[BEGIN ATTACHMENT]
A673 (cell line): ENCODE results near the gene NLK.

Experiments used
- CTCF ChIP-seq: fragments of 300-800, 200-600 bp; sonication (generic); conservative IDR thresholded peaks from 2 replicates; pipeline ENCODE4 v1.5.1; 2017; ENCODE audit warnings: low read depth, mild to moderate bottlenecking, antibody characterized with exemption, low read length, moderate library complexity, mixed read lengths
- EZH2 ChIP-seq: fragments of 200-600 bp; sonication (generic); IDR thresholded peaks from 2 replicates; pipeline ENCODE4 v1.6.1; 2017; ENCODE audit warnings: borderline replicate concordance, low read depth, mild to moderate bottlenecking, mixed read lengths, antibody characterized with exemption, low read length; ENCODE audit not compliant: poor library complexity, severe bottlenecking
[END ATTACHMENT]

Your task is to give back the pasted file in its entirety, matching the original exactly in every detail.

A673 (cell line): ENCODE results near the gene NLK.

Experiments used
- CTCF ChIP-seq: fragments of 300-800, 200-600 bp; sonication (generic); conservative IDR thresholded peaks from 2 replicates; pipeline ENCODE4 v1.5.1; 2017; ENCODE audit warnings: low read depth, mild to moderate bottlenecking, antibody characterized with exemption, low read length, moderate library complexity, mixed read lengths
- EZH2 ChIP-seq: fragments of 200-600 bp; sonication (generic); IDR thresholded peaks from 2 replicates; pipeline ENCODE4 v1.6.1; 2017; ENCODE audit warnings: borderline replicate concordance, low read depth, mild to moderate bottlenecking, mixed read lengths, antibody characterized with exemption, low read length; ENCODE audit not compliant: poor library complexity, severe bottlenecking